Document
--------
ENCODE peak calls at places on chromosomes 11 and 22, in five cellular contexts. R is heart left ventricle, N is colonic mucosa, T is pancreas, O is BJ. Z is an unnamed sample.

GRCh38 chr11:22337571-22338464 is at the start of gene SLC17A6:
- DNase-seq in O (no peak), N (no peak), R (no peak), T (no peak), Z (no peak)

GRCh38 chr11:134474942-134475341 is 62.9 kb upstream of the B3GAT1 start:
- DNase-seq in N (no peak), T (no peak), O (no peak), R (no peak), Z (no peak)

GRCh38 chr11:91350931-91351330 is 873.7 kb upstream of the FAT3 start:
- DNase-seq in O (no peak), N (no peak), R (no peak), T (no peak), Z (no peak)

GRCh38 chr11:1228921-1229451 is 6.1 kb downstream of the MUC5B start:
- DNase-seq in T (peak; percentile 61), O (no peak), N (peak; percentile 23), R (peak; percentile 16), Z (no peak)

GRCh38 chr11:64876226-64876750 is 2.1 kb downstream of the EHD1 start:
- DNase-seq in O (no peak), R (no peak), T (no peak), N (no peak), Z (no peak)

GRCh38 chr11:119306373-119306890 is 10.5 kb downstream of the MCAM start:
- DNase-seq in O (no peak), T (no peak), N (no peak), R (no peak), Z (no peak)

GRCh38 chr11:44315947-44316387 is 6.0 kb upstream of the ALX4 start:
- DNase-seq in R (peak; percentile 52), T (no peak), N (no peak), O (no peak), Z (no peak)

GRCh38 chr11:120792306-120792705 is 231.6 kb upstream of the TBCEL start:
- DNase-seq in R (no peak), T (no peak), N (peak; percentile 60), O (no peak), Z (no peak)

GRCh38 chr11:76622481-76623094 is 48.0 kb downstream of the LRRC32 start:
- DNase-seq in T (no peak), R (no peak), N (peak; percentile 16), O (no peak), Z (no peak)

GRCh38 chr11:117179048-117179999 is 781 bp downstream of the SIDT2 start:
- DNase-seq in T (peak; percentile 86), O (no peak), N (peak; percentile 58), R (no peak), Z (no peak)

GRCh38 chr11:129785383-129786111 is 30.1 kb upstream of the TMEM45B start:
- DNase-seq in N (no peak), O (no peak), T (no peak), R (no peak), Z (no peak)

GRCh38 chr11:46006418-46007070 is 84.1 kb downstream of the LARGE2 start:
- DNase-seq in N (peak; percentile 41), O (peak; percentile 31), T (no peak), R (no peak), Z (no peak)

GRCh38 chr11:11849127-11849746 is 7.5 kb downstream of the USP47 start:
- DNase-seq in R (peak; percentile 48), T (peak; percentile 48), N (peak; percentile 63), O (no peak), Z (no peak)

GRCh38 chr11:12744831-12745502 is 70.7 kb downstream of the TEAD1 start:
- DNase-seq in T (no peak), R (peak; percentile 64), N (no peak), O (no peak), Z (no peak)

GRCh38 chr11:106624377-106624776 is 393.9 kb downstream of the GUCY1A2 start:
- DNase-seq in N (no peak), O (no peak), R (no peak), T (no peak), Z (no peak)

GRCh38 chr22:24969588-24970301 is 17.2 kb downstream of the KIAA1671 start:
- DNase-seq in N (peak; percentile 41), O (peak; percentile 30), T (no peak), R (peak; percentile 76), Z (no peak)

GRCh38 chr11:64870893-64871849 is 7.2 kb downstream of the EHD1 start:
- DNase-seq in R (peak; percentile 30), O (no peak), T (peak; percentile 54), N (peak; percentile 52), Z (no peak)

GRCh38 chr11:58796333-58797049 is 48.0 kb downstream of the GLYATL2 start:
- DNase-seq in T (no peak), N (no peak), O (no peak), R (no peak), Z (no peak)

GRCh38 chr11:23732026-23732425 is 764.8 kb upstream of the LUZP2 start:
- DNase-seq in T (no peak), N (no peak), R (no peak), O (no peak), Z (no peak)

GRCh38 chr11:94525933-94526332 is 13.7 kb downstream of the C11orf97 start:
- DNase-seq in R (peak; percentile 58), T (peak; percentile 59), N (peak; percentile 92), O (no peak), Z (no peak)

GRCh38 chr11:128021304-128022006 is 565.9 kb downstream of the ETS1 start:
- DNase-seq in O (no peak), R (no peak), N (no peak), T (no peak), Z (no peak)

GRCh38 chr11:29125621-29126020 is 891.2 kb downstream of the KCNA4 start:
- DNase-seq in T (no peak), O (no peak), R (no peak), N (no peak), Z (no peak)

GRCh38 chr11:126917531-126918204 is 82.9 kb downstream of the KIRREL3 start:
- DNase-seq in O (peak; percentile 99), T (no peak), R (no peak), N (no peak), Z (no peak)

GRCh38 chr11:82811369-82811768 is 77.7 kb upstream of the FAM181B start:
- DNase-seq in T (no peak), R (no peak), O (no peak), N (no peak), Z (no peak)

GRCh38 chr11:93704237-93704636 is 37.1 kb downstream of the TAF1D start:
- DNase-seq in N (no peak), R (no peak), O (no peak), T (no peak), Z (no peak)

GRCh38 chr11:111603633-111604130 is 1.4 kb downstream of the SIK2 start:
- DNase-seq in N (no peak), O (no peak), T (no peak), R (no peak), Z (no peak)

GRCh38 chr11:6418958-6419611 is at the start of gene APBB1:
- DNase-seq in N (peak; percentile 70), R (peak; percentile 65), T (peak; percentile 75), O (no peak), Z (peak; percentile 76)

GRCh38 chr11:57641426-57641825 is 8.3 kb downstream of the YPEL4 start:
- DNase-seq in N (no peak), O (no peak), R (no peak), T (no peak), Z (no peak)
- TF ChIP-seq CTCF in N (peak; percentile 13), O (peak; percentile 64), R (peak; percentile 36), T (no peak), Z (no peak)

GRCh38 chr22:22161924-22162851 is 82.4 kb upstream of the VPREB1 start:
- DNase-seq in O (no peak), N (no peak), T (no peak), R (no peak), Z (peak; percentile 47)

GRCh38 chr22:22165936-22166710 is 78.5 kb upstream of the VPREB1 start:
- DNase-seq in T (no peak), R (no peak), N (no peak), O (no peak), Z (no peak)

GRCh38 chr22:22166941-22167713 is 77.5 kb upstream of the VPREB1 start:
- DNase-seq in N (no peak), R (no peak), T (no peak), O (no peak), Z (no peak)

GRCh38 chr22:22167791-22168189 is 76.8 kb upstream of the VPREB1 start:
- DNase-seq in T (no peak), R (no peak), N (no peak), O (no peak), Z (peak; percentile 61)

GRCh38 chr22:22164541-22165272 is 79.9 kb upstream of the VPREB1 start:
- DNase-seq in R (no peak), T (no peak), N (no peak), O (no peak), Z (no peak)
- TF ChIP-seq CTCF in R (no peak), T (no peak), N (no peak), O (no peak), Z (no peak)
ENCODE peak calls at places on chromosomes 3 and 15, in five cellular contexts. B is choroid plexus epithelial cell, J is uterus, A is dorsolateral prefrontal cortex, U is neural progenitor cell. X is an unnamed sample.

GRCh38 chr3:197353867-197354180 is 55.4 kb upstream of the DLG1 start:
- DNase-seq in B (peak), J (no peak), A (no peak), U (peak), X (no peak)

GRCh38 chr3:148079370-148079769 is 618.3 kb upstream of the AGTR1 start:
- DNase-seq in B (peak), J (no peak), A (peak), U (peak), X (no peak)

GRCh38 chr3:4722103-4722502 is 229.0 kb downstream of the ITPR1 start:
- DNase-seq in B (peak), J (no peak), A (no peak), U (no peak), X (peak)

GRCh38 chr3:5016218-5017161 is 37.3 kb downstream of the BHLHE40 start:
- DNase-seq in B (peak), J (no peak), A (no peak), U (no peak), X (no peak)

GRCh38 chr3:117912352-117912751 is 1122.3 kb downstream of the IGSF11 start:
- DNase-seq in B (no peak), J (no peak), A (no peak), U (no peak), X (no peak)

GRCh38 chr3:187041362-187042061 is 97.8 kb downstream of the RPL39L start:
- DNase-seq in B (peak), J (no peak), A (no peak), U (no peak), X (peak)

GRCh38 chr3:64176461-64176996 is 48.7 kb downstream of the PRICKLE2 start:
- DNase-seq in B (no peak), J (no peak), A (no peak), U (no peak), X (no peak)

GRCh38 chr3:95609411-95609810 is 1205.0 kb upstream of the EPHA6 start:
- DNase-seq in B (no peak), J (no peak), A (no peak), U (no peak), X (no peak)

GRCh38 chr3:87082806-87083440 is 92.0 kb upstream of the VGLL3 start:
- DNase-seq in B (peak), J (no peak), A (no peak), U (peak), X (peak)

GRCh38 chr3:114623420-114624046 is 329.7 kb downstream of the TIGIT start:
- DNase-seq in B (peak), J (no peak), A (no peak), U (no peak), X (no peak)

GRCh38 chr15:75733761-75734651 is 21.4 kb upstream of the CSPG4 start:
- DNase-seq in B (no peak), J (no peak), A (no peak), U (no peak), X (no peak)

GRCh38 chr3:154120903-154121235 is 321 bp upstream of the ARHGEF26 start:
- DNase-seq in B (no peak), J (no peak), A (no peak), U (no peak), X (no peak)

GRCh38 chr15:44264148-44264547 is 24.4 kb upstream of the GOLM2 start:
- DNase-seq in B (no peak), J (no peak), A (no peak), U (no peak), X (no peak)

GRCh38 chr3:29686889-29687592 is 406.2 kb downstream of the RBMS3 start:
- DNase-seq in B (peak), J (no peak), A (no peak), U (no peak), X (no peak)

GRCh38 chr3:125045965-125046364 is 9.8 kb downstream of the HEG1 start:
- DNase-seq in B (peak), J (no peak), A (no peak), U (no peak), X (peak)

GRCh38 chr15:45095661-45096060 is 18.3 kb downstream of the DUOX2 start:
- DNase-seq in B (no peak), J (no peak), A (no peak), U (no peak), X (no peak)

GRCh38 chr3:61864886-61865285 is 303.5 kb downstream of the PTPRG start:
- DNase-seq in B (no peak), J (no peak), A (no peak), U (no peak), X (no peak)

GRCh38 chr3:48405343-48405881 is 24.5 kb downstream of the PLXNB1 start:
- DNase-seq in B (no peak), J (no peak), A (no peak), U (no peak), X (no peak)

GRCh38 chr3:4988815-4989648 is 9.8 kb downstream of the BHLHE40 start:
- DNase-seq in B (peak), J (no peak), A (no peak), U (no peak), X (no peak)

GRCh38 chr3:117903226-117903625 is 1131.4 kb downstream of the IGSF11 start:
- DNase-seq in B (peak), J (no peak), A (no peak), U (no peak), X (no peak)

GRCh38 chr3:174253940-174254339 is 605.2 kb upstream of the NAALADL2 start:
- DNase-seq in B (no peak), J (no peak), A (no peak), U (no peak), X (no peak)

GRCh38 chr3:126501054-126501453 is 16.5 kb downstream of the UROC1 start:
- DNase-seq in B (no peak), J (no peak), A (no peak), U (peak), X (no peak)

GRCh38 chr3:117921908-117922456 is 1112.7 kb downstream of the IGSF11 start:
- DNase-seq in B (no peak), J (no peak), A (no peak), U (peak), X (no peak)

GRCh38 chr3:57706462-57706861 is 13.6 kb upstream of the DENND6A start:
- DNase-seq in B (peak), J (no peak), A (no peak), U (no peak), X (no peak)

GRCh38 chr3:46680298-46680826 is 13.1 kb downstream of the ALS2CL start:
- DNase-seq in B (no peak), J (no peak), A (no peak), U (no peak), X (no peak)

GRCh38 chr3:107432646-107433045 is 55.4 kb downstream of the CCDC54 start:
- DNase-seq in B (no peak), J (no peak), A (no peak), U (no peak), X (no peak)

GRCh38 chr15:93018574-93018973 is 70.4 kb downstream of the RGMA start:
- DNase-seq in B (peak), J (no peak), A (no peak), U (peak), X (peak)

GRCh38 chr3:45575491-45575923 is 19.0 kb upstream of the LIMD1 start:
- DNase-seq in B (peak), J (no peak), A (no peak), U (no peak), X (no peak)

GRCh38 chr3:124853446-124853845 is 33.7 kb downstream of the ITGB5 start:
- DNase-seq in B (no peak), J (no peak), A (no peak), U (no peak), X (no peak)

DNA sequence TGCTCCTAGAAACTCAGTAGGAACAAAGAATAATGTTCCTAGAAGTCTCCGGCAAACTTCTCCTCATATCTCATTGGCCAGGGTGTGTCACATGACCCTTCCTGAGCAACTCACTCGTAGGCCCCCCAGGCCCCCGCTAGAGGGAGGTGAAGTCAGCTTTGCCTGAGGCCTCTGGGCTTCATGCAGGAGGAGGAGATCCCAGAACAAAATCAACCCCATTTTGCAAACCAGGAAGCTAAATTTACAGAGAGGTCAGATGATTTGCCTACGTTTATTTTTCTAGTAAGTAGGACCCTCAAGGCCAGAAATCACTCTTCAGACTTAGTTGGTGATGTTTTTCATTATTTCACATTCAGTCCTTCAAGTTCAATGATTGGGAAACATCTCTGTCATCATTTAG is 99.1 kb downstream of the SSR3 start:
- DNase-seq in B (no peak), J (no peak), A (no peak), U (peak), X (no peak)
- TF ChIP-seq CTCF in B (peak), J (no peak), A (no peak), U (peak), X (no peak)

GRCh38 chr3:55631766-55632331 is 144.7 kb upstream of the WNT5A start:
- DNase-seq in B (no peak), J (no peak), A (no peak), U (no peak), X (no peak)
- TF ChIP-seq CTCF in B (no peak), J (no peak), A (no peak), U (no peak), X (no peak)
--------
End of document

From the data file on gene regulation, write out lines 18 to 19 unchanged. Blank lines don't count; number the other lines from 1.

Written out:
GRCh38 chr11:76622481-76623094 is 48.0 kb downstream of the LRRC32 start:
- DNase-seq in T (no peak), R (no peak), N (peak; percentile 16), O (no peak), Z (no peak)